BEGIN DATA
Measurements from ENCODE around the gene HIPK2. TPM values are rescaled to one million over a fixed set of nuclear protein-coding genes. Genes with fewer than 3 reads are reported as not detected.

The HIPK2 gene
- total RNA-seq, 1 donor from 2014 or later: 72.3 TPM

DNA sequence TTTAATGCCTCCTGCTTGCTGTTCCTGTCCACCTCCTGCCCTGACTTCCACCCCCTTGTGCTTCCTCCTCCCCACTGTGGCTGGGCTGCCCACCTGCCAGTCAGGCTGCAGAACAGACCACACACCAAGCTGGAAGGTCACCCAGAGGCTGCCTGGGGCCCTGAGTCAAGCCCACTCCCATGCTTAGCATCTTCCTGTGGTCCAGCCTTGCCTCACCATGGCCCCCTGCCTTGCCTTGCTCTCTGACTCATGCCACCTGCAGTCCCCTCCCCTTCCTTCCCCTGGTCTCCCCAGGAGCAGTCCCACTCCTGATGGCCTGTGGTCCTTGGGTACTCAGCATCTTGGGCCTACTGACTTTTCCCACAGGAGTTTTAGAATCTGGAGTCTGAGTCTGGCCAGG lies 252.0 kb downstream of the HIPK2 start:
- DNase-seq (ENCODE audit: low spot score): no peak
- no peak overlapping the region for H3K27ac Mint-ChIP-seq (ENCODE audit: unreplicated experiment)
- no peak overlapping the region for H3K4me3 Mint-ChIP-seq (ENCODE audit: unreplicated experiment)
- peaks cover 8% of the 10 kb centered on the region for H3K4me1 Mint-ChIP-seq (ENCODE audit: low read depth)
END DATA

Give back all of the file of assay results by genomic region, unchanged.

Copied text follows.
Measurements from ENCODE around the gene HIPK2. TPM values are rescaled to one million over a fixed set of nuclear protein-coding genes. Genes with fewer than 3 reads are reported as not detected.

The HIPK2 gene
- total RNA-seq, 1 donor from 2014 or later: 72.3 TPM

DNA sequence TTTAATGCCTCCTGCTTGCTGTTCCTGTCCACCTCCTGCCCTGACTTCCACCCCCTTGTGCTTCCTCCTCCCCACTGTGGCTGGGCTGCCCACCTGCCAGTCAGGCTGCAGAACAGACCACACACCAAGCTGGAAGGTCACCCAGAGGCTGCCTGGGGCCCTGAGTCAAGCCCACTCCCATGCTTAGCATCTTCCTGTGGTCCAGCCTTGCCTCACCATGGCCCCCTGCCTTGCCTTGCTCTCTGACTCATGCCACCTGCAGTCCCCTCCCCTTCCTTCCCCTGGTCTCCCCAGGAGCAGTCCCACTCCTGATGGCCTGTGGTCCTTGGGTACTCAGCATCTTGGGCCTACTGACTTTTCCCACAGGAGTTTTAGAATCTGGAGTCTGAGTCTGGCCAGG lies 252.0 kb downstream of the HIPK2 start:
- DNase-seq (ENCODE audit: low spot score): no peak
- no peak overlapping the region for H3K27ac Mint-ChIP-seq (ENCODE audit: unreplicated experiment)
- no peak overlapping the region for H3K4me3 Mint-ChIP-seq (ENCODE audit: unreplicated experiment)
- peaks cover 8% of the 10 kb centered on the region for H3K4me1 Mint-ChIP-seq (ENCODE audit: low read depth)